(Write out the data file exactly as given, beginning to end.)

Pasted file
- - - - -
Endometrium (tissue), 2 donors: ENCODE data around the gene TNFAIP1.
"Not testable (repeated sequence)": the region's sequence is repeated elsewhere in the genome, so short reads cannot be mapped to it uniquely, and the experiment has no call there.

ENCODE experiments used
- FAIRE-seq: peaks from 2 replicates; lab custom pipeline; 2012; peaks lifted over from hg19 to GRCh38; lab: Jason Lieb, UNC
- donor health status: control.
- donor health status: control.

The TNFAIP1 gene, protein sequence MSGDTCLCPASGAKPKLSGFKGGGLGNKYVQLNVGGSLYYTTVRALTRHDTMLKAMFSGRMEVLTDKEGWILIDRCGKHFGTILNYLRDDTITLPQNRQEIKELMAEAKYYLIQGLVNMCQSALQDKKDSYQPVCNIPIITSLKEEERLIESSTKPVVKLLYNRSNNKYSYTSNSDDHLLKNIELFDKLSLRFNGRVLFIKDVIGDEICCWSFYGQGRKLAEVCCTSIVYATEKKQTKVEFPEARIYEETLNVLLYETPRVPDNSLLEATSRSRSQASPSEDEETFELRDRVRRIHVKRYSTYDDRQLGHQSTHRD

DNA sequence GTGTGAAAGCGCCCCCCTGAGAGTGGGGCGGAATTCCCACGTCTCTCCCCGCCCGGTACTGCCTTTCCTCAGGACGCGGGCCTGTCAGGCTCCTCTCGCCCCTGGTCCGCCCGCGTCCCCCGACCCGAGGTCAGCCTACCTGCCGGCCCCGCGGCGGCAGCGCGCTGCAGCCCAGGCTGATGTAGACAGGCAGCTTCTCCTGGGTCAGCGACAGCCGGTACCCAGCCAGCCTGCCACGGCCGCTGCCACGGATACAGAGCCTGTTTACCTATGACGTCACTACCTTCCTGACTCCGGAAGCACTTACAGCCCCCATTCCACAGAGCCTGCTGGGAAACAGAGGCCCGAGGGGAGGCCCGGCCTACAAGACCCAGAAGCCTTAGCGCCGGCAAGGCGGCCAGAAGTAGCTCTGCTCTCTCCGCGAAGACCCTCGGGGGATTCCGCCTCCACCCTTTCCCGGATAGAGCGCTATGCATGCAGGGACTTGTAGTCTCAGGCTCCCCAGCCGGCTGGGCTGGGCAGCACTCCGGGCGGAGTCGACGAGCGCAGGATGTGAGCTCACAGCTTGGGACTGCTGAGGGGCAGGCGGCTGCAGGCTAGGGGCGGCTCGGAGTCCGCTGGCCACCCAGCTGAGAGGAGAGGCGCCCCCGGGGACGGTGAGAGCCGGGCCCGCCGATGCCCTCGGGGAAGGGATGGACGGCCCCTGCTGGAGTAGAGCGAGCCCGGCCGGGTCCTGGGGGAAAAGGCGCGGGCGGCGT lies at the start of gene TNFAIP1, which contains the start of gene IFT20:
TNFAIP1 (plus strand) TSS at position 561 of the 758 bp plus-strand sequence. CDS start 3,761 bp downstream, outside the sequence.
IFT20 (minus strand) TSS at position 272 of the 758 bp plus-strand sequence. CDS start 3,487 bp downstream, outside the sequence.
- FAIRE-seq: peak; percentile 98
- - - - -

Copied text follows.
Endometrium (tissue), 2 donors: ENCODE data around the gene TNFAIP1.
"Not testable (repeated sequence)": the region's sequence is repeated elsewhere in the genome, so short reads cannot be mapped to it uniquely, and the experiment has no call there.

ENCODE experiments used
- FAIRE-seq: peaks from 2 replicates; lab custom pipeline; 2012; peaks lifted over from hg19 to GRCh38; lab: Jason Lieb, UNC
- donor health status: control.
- donor health status: control.

The TNFAIP1 gene, protein sequence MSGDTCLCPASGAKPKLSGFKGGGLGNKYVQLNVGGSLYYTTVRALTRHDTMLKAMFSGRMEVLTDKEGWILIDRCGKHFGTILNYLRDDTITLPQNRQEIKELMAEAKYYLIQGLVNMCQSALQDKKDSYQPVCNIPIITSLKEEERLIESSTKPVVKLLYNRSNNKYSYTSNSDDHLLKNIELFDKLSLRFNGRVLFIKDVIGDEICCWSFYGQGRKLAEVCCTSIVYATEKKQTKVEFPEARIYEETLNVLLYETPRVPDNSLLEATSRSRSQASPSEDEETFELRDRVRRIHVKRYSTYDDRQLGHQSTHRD

DNA sequence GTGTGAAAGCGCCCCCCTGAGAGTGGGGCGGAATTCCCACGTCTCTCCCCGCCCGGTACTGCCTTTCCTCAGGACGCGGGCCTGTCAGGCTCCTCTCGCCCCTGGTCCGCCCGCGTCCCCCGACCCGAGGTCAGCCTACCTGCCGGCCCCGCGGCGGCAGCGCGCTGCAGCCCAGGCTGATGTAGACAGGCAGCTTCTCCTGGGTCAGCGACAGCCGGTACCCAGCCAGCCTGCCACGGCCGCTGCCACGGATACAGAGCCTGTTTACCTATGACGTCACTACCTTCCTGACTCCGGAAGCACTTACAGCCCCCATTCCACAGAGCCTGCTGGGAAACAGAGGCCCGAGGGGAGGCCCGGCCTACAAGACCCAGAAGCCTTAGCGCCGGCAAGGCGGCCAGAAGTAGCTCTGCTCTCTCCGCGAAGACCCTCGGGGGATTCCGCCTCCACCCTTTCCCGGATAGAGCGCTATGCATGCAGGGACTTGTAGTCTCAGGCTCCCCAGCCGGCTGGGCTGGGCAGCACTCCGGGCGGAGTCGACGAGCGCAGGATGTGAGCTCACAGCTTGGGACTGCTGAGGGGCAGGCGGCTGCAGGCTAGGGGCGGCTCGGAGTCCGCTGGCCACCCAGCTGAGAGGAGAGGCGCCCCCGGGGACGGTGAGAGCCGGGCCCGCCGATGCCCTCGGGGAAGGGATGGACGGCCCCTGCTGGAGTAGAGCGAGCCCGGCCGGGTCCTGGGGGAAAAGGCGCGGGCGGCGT lies at the start of gene TNFAIP1, which contains the start of gene IFT20:
TNFAIP1 (plus strand) TSS at position 561 of the 758 bp plus-strand sequence. CDS start 3,761 bp downstream, outside the sequence.
IFT20 (minus strand) TSS at position 272 of the 758 bp plus-strand sequence. CDS start 3,487 bp downstream, outside the sequence.
- FAIRE-seq: peak; percentile 98